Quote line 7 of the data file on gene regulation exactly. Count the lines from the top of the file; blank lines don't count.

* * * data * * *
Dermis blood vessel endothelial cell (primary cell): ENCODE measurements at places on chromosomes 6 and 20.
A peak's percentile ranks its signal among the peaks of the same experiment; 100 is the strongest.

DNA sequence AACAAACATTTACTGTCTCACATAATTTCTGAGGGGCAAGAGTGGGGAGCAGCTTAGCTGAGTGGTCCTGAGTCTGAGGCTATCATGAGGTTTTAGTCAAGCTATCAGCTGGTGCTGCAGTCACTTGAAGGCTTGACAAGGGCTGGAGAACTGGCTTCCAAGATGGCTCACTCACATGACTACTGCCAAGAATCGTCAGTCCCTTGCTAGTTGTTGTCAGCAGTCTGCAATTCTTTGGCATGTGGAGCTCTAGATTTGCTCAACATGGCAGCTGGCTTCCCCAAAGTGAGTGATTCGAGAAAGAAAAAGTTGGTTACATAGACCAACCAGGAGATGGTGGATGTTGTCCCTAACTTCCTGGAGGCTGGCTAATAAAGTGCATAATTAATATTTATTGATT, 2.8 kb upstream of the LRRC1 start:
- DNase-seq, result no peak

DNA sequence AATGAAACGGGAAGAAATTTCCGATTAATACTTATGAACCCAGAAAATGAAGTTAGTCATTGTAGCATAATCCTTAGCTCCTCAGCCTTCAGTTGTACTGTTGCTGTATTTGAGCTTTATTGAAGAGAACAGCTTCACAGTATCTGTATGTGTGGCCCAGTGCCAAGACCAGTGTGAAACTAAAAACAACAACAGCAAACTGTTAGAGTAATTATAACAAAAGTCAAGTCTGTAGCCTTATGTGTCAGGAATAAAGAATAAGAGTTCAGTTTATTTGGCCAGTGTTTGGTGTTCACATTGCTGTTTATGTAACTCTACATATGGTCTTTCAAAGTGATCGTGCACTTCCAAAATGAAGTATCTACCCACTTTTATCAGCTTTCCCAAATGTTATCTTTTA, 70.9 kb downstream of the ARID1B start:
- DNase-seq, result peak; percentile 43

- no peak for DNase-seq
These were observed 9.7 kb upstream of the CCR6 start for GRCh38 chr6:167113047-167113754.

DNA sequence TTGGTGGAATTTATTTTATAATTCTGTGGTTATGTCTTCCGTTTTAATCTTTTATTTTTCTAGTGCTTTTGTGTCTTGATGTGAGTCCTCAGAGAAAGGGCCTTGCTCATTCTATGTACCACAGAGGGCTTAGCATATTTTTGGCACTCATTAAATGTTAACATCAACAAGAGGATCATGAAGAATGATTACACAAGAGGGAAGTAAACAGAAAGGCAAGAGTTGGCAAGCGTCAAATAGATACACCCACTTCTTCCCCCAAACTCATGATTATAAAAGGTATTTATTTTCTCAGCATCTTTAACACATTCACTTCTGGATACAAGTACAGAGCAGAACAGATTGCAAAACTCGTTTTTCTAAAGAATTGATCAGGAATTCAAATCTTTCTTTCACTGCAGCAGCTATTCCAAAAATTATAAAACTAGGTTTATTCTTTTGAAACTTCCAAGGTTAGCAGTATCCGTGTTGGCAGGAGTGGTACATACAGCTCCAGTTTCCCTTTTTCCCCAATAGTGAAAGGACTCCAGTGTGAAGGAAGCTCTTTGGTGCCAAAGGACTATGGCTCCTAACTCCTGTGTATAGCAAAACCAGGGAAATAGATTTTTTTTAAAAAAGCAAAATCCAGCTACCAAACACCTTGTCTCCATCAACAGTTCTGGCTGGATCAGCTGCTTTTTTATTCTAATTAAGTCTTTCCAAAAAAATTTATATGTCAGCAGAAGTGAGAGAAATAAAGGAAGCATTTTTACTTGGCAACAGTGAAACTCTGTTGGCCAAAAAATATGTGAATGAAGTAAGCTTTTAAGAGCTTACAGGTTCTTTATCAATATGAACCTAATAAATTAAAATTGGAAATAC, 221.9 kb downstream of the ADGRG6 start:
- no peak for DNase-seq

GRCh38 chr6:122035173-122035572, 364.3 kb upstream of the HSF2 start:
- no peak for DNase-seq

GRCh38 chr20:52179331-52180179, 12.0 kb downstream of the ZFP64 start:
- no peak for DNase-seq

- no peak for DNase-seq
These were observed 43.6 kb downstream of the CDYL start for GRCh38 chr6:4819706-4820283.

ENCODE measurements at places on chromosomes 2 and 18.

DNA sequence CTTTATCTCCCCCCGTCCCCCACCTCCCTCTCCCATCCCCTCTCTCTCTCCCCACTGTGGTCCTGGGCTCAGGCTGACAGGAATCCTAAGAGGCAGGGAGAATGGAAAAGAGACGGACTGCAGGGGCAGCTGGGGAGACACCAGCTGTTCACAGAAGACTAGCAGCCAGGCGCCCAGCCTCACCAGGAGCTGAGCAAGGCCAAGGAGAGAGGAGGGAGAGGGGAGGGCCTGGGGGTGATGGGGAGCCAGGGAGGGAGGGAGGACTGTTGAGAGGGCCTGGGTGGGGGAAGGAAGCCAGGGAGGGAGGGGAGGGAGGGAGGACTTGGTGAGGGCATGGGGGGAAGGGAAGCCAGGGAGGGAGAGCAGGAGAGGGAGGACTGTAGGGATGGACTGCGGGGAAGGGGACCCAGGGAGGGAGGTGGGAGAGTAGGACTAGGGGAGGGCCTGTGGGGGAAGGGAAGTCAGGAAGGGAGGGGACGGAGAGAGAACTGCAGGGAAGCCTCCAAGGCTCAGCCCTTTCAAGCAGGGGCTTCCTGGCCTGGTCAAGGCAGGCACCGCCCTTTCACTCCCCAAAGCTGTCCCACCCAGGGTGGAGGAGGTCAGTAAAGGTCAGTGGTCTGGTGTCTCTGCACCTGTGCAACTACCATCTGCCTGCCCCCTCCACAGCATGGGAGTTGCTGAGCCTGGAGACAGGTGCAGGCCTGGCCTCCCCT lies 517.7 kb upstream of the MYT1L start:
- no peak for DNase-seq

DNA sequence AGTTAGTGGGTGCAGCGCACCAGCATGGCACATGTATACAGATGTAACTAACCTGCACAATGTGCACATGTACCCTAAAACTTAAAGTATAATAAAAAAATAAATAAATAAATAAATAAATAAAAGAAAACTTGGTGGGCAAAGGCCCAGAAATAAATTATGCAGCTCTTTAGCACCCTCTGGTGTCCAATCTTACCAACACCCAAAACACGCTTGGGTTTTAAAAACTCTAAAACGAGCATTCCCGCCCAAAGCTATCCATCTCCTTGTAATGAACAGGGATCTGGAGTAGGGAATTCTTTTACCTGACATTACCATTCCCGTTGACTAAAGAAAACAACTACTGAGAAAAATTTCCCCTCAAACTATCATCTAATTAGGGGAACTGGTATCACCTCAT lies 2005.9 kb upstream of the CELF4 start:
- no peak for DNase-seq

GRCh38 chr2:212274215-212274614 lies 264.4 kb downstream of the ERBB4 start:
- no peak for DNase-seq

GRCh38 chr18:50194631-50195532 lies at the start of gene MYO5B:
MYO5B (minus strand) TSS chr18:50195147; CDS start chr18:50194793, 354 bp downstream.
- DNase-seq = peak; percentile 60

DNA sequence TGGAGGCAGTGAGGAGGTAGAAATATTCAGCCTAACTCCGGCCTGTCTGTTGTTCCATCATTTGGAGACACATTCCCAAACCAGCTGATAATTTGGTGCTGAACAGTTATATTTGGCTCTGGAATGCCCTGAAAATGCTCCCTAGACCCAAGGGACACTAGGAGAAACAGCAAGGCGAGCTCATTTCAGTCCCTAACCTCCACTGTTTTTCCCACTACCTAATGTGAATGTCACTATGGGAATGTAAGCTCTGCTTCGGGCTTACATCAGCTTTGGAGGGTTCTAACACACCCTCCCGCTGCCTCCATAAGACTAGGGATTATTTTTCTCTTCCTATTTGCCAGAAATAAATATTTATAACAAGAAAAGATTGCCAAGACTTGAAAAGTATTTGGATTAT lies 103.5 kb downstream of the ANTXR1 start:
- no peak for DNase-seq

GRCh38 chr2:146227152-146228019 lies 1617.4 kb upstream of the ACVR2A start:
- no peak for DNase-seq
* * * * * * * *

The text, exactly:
- no peak for DNase-seq